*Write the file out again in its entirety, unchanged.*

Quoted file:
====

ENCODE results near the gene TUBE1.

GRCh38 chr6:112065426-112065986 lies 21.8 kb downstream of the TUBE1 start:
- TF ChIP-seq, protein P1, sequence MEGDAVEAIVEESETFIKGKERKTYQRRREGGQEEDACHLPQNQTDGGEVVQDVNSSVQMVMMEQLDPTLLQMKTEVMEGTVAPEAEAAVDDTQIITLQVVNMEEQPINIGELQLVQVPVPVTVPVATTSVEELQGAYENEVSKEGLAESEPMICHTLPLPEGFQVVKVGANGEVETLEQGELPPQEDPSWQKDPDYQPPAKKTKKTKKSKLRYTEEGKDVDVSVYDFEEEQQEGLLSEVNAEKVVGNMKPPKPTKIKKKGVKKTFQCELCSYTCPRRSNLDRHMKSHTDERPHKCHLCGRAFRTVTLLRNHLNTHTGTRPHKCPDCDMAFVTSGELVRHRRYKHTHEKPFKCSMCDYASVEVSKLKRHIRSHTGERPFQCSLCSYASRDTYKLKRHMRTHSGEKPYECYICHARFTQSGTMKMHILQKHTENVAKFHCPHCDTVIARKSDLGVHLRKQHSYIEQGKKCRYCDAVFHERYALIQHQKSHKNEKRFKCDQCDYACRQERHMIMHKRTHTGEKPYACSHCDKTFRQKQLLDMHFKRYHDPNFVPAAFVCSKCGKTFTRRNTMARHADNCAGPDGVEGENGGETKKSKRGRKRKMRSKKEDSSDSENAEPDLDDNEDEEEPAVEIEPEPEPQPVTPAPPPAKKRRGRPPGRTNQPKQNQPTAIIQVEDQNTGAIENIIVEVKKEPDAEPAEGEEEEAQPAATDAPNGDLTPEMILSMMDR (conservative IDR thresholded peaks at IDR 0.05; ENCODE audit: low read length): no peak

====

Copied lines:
ENCODE results near the gene TUBE1.

GRCh38 chr6:112065426-112065986 lies 21.8 kb downstream of the TUBE1 start:
- TF ChIP-seq, protein P1, sequence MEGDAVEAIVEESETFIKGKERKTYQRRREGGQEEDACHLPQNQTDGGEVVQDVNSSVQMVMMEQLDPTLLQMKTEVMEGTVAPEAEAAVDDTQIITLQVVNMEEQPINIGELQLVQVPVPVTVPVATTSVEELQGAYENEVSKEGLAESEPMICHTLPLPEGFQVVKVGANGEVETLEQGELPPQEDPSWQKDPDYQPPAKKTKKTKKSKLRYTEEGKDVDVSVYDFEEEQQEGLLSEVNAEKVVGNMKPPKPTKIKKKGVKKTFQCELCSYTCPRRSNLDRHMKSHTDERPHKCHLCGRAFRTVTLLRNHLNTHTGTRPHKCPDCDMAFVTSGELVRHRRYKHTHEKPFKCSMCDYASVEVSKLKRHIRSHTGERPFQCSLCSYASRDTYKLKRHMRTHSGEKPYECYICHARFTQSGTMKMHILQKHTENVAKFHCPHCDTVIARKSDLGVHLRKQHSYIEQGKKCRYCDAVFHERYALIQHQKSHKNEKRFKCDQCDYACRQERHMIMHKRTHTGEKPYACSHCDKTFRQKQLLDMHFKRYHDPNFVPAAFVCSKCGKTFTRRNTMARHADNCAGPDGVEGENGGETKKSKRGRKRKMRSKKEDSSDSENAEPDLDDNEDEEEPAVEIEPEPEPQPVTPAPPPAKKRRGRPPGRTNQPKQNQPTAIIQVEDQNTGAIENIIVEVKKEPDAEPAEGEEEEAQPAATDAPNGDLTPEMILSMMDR (conservative IDR thresholded peaks at IDR 0.05; ENCODE audit: low read length): no peak